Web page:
Bird Watching Birds Habitat

Fall Migrating Warblers

Prairie Warbler sings its beautiful arching trill of a song.
Prairie Warbler sings its beautiful arching trill of a song.

Keep looking, you may be lucky enough to see a Prairie Warbler.

Warblers seem to play Hide-and-Seek

Warblers are elusive little birds that are often unnoticed by the average birdwatcher. And they can be difficult to identify because they move so fast, flitting among the underbrush in dense woods.

Look for warblers along lakes or parks

Look for beautiful, bright yellow Prothonotary Warblers.

Look for bright yellow Prothonotary Warblers.

But autumn is a good time to seek out these colorful little birds with lovely songs as they begin their fall migration. Look for warblers along a river’s edge, along coastlines, and in parks and around lakes or other waterways.

Or sit quietly in the woods, especially if it’s near a water source and you might be lucky enough to spot one of these birds.

You can also serve fruit to help ease the stress of migration and suet, especially apple-flavored suet, with the hope any passing warblers will stop by for a snack. They most likely will.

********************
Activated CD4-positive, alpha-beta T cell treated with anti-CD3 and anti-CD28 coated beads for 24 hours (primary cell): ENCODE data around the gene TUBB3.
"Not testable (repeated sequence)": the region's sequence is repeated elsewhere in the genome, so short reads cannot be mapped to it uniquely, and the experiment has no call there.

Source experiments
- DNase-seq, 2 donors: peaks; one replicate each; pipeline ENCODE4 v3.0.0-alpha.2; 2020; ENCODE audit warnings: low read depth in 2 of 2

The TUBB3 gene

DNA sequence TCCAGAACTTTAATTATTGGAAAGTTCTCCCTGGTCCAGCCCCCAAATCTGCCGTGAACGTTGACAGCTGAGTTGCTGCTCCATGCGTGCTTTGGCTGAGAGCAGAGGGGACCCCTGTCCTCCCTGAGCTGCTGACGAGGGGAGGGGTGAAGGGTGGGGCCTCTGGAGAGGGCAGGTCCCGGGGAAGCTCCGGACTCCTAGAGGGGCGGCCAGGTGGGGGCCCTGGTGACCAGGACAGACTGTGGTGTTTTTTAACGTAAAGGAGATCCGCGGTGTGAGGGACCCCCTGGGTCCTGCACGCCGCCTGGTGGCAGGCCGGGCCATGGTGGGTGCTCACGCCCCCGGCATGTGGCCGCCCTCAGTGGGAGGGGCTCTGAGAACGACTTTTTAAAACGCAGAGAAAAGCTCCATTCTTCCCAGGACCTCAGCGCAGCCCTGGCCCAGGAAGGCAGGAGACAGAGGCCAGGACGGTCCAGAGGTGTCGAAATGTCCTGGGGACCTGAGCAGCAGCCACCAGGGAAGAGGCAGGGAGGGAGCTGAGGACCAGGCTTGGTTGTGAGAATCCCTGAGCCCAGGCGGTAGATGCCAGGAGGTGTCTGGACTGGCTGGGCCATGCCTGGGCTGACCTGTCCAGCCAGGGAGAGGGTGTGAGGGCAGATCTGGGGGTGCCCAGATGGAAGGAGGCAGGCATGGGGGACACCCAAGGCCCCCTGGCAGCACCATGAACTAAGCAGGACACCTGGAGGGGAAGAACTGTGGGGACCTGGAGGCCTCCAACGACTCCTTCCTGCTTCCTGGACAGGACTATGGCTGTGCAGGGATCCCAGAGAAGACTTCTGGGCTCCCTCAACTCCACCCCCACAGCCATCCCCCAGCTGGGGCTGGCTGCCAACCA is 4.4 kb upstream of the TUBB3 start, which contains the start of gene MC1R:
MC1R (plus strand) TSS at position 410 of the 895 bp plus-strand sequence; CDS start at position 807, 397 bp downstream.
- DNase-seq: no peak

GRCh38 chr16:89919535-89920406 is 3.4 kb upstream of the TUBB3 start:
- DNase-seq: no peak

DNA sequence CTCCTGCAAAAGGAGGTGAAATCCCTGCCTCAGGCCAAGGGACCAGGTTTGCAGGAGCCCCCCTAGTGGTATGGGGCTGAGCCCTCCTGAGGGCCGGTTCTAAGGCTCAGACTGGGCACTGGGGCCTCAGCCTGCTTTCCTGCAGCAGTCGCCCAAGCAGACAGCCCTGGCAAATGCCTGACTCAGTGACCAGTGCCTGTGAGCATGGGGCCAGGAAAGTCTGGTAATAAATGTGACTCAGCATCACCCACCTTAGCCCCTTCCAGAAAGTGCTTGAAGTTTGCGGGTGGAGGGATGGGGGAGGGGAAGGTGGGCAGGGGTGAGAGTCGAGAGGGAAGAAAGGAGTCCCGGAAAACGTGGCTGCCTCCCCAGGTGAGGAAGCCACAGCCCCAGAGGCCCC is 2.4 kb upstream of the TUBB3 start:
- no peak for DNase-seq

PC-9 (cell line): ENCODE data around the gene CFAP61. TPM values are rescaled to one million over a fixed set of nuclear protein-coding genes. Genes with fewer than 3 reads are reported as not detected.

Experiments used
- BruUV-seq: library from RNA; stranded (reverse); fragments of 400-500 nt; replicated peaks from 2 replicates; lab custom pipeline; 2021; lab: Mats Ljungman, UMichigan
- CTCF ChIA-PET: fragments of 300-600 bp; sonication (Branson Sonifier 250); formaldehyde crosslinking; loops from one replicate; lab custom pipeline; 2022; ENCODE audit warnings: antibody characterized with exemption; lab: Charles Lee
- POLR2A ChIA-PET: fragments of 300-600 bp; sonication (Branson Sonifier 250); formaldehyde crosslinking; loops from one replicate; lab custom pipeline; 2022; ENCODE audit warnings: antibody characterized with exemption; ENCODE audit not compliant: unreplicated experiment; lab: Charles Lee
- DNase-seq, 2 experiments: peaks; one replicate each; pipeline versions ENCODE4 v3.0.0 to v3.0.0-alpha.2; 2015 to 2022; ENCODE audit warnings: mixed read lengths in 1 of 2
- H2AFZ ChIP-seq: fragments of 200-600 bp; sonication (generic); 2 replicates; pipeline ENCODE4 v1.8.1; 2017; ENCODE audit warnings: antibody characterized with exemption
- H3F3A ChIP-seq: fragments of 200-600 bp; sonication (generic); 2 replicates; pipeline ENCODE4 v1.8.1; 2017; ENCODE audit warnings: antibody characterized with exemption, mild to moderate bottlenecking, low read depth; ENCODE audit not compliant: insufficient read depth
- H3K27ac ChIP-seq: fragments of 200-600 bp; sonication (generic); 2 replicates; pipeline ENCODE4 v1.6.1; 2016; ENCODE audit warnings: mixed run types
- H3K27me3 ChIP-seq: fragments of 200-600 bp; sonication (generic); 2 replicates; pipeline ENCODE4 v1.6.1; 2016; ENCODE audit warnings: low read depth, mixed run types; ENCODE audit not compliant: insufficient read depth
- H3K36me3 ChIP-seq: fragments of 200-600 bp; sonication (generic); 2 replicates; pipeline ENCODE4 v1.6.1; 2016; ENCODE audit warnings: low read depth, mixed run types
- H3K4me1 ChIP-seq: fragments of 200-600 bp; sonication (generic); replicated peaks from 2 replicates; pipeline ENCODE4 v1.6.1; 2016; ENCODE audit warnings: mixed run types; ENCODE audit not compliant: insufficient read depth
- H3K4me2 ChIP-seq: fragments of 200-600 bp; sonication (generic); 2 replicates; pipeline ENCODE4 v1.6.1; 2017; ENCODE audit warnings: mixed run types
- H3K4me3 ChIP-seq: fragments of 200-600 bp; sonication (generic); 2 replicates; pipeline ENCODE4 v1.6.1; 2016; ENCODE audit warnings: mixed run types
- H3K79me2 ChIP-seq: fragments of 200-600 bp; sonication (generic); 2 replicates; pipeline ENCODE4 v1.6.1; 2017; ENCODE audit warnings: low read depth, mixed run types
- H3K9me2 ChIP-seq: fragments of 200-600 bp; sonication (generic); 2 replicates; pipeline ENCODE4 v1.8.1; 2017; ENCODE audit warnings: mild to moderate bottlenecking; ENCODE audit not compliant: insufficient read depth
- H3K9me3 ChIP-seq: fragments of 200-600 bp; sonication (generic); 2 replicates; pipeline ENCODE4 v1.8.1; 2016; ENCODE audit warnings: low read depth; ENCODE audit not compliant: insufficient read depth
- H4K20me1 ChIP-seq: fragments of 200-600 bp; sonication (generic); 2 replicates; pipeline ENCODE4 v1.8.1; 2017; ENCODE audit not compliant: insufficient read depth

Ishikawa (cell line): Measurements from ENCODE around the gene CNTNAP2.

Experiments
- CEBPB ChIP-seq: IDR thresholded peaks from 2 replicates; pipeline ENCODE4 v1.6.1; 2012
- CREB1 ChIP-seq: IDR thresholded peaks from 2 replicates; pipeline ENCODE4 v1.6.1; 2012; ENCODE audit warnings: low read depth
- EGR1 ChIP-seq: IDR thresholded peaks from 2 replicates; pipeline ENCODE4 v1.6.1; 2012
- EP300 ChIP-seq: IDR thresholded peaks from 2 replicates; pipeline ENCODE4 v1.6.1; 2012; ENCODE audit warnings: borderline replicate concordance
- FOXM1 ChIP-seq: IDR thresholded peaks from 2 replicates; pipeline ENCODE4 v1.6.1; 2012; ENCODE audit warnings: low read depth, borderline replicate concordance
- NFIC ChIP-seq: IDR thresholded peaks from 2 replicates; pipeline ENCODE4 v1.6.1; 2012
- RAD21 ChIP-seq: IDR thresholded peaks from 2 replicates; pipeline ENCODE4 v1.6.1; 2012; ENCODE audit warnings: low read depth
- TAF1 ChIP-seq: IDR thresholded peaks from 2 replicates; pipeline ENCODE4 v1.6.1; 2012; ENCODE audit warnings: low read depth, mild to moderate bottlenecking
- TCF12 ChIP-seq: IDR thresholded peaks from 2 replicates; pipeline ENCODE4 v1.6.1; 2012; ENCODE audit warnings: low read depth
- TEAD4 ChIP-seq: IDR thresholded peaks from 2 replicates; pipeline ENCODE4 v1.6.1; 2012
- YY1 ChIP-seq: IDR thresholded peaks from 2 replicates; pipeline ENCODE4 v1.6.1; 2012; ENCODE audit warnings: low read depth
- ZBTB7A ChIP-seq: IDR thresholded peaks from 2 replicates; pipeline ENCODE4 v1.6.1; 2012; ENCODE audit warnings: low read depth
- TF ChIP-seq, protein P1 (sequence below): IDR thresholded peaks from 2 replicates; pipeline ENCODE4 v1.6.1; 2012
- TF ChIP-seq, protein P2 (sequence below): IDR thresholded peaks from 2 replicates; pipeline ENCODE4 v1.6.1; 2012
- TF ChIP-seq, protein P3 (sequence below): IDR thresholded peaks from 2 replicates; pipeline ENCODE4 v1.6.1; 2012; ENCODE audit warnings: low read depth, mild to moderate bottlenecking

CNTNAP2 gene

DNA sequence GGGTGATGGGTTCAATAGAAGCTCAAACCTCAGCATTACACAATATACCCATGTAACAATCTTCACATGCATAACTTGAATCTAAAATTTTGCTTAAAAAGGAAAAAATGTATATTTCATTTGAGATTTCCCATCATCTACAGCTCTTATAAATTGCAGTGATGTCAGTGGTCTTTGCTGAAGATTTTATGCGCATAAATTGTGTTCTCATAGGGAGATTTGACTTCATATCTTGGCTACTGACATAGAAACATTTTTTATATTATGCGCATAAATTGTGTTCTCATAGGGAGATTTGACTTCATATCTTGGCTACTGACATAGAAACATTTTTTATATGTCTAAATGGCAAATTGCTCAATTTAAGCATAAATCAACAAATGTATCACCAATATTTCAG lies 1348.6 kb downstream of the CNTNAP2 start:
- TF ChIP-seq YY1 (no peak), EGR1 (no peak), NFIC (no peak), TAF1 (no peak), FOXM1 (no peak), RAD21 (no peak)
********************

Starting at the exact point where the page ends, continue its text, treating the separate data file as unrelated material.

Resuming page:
Also check online for recent sightings of warblers in your area. This way you can go right to the source where someone has already had a sighting. Don’t wait too long though–migrating birds are on the move and seldom stay in one place longer than necessary to rest and refuel.

Here's a pretty little Black-throated Blue Warbler.

Look around, you might see this Black-throated Blue Warbler in your area.

Enjoy these articles on migrating warblers!

The Digiscoper

“Some adult birds still retain their breeding plumage well into August. This month I’ve seen Black-throated Green, Wilson’s, Canada, American Redstarts, and other warblers that looked every bit as gorgeous as they do during spring.” Click on the title and read the article to learn more.

Stokes Birds at Home

“With a few exceptions, the warblers that summer in the United States and Canada migrate south to Central and South America. They must do so because they are so dependent on insects, which are not available during northern winters.” Click on the title and read the article to learn more.

Happy Birding!

 

NOTE: This article was originally published in September 2010 and has since been revised for accuracy and completion.

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